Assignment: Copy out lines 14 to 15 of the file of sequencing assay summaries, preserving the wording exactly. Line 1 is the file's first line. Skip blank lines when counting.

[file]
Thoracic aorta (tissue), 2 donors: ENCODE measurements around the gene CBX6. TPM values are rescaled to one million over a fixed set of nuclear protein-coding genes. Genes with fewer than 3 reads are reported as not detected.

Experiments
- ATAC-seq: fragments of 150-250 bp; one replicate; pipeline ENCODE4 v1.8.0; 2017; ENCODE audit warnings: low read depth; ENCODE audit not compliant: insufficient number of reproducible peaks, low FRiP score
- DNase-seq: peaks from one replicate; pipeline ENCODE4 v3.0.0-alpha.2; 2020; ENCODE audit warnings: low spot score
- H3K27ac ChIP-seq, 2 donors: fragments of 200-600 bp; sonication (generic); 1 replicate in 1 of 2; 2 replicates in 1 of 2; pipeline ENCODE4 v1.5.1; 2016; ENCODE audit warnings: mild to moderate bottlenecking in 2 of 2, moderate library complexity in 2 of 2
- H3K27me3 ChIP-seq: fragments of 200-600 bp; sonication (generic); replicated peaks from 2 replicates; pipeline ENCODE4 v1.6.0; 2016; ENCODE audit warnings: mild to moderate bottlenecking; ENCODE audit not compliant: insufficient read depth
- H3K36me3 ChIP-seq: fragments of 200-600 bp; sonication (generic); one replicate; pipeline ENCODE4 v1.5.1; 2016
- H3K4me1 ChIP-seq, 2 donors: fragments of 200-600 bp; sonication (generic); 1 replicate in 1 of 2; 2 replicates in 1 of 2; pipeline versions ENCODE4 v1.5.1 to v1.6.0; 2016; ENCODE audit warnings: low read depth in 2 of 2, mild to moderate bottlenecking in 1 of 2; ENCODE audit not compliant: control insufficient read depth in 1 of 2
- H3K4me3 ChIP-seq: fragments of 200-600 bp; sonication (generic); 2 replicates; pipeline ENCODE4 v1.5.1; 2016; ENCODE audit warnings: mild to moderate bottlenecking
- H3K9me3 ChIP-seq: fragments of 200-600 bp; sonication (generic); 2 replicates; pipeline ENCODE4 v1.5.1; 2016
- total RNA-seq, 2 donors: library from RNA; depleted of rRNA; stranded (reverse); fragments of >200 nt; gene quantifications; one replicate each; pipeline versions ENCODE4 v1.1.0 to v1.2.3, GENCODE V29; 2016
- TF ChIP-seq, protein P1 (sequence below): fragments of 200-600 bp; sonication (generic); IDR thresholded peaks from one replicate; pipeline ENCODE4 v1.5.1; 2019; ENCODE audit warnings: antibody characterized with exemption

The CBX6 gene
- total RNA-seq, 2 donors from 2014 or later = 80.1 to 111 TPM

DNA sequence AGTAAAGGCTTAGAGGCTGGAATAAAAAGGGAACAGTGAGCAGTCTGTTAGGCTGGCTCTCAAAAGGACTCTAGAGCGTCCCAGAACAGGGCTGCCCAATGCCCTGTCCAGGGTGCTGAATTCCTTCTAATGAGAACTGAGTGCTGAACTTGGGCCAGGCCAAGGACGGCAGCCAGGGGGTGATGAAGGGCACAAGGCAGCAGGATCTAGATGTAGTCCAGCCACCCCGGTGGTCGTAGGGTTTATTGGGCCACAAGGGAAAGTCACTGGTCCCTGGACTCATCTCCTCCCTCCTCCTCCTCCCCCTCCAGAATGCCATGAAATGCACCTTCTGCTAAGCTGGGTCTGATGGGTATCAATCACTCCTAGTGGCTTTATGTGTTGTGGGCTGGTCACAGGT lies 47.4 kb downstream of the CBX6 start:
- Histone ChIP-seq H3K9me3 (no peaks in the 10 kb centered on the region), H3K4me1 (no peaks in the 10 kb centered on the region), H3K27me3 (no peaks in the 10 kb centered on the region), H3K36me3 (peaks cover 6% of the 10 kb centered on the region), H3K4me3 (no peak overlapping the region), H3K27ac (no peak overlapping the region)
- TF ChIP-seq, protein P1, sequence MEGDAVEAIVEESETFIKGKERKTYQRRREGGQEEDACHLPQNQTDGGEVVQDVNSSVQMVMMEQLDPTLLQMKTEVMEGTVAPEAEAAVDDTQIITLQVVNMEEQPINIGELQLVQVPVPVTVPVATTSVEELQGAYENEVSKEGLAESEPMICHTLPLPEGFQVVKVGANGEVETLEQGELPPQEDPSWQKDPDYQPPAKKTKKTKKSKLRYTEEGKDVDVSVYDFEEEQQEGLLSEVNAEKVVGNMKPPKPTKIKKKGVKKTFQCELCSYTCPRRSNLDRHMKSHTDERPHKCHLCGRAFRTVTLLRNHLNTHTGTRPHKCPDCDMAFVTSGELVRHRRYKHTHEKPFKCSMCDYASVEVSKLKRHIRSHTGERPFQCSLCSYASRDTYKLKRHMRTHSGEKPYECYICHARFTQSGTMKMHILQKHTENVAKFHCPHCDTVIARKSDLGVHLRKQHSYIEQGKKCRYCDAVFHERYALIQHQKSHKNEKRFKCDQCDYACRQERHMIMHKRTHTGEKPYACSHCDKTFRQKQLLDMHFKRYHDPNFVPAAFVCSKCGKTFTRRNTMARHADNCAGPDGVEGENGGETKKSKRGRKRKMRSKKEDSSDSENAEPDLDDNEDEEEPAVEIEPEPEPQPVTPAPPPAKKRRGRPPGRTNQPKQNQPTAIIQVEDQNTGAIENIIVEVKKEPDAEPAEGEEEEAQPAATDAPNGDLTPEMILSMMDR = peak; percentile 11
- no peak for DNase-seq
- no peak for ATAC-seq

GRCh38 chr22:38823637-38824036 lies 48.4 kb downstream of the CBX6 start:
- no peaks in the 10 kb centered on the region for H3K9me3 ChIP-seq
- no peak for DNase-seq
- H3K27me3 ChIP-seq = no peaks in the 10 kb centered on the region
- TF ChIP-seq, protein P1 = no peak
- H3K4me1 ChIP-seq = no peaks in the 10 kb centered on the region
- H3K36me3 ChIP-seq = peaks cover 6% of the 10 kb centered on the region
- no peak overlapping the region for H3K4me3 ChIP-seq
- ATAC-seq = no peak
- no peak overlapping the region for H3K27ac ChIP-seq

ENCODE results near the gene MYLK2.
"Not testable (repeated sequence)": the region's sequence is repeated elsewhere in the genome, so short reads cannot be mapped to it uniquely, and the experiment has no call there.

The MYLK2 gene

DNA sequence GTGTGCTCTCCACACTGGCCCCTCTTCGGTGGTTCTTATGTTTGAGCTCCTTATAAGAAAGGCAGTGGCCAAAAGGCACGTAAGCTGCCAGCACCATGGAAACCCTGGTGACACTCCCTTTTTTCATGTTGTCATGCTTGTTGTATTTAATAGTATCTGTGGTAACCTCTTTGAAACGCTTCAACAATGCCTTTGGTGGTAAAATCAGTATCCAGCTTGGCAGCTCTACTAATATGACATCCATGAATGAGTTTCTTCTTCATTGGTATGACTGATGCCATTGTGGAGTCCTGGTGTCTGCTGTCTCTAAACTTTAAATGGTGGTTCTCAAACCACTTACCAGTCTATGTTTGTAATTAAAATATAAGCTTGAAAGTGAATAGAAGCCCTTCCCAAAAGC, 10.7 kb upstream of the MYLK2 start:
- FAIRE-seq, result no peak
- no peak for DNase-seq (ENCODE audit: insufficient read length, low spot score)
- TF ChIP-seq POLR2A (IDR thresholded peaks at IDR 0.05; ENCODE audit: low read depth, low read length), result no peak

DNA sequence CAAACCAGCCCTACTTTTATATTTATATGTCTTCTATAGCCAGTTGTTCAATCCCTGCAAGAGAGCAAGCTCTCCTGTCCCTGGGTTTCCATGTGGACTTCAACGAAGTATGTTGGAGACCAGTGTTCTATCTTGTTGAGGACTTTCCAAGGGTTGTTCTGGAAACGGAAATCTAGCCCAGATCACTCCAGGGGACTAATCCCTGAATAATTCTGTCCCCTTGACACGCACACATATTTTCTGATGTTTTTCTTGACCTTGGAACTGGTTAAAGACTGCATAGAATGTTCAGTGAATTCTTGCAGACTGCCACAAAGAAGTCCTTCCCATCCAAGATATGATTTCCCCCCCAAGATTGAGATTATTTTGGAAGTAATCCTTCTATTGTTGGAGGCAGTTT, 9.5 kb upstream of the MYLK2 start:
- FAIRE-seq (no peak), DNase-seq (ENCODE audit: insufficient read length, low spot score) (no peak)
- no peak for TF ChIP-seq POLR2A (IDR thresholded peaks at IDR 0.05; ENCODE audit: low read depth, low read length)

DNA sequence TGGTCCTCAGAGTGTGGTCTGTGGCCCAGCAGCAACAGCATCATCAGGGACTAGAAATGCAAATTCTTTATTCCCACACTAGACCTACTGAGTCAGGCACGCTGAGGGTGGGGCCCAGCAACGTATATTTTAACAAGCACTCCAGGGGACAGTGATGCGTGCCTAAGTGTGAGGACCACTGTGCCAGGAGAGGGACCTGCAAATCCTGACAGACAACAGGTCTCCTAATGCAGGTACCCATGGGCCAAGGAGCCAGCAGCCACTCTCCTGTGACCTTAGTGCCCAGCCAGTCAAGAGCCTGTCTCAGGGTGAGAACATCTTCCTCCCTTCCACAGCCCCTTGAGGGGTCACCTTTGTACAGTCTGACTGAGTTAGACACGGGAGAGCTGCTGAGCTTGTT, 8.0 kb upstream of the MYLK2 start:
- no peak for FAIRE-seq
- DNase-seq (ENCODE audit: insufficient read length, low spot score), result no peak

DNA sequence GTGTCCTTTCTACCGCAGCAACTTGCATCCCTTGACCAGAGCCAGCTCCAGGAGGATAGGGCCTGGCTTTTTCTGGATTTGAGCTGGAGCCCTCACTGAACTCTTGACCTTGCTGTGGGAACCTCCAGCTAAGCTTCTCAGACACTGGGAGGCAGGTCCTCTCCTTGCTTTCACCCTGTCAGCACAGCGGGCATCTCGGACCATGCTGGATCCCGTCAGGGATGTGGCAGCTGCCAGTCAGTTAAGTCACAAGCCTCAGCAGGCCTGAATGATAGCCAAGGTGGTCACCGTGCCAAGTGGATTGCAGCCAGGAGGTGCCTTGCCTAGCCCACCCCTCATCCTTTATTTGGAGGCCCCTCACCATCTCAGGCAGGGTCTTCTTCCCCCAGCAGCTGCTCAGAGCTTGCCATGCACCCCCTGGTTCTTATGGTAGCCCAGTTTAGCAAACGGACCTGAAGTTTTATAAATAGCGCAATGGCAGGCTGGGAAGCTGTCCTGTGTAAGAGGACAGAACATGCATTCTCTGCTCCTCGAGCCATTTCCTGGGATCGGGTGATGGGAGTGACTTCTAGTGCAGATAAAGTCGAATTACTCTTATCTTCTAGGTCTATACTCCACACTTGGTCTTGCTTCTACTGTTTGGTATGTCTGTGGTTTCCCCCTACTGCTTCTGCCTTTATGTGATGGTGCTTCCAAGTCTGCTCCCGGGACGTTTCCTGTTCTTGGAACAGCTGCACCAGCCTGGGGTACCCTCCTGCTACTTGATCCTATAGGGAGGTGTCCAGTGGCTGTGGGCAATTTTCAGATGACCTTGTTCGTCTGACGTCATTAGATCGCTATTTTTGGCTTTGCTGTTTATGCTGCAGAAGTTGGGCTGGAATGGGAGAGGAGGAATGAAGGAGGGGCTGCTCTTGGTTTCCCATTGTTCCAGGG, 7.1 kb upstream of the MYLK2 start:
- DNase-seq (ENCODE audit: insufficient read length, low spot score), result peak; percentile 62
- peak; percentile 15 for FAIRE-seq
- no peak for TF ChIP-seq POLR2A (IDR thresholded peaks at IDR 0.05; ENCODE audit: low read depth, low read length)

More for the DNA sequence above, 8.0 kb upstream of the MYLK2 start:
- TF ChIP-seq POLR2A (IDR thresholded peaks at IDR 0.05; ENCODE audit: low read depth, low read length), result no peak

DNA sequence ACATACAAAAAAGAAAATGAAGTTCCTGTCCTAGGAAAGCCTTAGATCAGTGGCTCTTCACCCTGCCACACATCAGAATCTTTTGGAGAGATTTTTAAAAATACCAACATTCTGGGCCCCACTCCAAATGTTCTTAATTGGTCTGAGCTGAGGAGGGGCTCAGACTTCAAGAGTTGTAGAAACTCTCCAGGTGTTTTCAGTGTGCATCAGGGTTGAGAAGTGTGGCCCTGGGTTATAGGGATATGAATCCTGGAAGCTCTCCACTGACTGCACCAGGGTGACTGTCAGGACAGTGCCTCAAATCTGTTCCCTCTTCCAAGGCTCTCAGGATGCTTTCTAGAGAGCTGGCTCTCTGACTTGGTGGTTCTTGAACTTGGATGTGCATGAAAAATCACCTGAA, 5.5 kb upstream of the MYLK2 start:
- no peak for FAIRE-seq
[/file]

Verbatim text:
- total RNA-seq, 2 donors from 2014 or later = 80.1 to 111 TPM

DNA sequence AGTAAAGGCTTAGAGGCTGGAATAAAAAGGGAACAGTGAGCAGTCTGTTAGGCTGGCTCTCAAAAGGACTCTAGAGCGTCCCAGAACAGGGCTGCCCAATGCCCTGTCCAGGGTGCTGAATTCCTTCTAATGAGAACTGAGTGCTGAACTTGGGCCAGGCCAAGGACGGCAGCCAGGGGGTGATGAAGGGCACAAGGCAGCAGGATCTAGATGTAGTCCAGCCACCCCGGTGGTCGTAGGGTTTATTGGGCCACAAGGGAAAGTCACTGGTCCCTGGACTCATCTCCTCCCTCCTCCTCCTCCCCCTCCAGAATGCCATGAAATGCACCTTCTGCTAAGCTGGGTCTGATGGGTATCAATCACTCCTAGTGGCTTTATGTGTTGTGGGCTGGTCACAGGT lies 47.4 kb downstream of the CBX6 start: